Can napping boost your creativity?

In recent years, the phenomenon of a ‘power nap’ has gained reputable support from many experts across the globe. Countless studies have shown that a quick afternoon snooze can boost our productivity and fuel us for the day. Today, we discover exactly how we can benefit from a nap, and what it takes to get napping right.

A bright green bed photographed against a serene setting, dressed in silver patterned bed linen.

While increased energy and productivity provide great incentives to nap, our curiosity has driven us to discover another distinct benefit of indulging in an afternoon snooze – its impact on our creative thinking and problem-solving abilities. In today’s fast-paced world, sleep is nature’s balm. It allows us to relax and refresh in the most pleasurable way. As an active process, it also serves many vital functions. From memory consolidation and improved decision-making through to the clearance of brain toxins and cell recovery. It’s why at Savoir we have spent over a century discovering the benefits of a good night’s rest and travelled to every corner of the world in search of the best natural ingredients. Throughout our journey, we have learned from the most esteemed experts, who have guided us towards understanding the science of sleep. One of those individuals is sleep scientist, author, and sleep expert to Savoir, Dr Rebecca Robbins.

Detailed image of the Trellis patterned bed linen in silver, photographed on a bright green bed against a serene setting.
While giving you a boost of energy, napping can also greatly impact your creative-thinking. Image credit: Toby Mitchell for Savoir.



Together with Dr Robbins, we’ve explored the importance of a consistent schedule that allows the sleeper to reap the benefits of consolidated sleep. Marked by symphonic patterning of entering and re-entering different sleep stages, each characterised by different patterns of brain and body activity. A consistent, consolidated block of sleep allows for the repetition and rehearsing of events from the day, transitioning memories from short to long-term storage and enhancing our ability to gain insight after waking.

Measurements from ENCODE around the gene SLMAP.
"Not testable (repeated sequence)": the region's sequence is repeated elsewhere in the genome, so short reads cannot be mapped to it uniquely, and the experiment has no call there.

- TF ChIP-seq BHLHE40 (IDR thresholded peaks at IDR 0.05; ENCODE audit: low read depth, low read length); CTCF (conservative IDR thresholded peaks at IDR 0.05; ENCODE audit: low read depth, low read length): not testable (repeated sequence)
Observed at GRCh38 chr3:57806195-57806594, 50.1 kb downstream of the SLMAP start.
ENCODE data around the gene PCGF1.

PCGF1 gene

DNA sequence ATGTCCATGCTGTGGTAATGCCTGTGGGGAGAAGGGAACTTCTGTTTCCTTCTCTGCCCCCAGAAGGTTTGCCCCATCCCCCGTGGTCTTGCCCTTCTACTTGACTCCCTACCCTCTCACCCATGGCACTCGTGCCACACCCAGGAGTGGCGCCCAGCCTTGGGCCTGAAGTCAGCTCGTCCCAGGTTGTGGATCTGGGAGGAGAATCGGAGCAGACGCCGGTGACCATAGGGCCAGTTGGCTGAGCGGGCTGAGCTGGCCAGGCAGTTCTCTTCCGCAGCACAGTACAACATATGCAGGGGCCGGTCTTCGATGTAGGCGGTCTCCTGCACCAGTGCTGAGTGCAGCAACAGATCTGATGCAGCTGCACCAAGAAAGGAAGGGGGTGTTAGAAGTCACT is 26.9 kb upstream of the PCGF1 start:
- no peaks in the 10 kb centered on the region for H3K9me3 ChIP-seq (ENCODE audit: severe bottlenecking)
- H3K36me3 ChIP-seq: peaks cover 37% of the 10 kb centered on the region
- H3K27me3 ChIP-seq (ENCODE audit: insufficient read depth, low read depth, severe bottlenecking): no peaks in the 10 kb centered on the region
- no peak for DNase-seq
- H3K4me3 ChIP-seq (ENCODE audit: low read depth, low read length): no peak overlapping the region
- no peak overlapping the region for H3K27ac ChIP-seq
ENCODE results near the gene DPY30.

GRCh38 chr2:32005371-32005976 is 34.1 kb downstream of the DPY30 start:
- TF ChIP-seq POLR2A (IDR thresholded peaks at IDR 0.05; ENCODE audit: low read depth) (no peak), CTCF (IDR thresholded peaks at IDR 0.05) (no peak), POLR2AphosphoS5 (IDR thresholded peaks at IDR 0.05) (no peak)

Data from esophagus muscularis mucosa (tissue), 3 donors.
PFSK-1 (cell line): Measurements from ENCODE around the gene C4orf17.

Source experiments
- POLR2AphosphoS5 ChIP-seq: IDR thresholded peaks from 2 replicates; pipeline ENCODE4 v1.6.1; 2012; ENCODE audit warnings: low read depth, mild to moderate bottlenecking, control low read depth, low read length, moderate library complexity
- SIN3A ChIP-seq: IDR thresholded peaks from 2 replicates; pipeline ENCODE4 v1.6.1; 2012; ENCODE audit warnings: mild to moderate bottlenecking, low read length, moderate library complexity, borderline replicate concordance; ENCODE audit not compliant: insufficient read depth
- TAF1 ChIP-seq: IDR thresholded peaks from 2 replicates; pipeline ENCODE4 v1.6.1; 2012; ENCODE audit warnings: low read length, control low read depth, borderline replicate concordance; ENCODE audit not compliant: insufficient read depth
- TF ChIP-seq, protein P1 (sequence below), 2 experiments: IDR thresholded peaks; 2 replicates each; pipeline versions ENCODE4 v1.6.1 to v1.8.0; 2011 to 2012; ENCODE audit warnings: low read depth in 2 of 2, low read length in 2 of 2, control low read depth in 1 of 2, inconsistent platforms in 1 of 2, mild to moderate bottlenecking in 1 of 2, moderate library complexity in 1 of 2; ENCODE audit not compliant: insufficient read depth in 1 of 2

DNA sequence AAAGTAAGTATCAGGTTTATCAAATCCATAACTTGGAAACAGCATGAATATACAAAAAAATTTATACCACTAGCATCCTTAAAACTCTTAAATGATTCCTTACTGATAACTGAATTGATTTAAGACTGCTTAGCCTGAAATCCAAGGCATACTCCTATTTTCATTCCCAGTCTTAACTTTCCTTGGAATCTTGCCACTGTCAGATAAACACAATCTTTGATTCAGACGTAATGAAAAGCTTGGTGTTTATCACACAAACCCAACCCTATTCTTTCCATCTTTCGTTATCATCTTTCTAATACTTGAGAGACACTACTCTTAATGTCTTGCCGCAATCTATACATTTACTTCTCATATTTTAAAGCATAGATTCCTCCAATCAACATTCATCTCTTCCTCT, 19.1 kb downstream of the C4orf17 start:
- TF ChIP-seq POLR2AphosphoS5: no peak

While the importance of nocturnal sleep remains unchallenged, here, we focus on understanding the lesser-discovered stage of sleep, the N1, also known as Hypnagogia. This is the first part of our sleep cycle, attainable through a brief nap, and its surprising benefits may leave you leaning toward a mid-day snooze.

[…] recent evidence suggests that the onset of sleep, specifically the transition from wake to sleep (Non-REM, N1 sleep), is a time where we are potentially better able to forge connections between concepts in our recent memory stores and wake having boosted our creativity.

Dr Rebecca Robbins

Anecdotally, both Thomas Edison and Salvador Dalí relied on this short stage of sleep to fuel their problem-solving abilities. They would allow themselves to snooze while holding a heavy object in their hand. Once they entered other stages of sleep, muscles relaxed and caused the object they were holding to fall and wake them up. When awakened from their nap, they’d immediately return to work, fuelled with creativity that enabled them to solve problems they faced beforehand.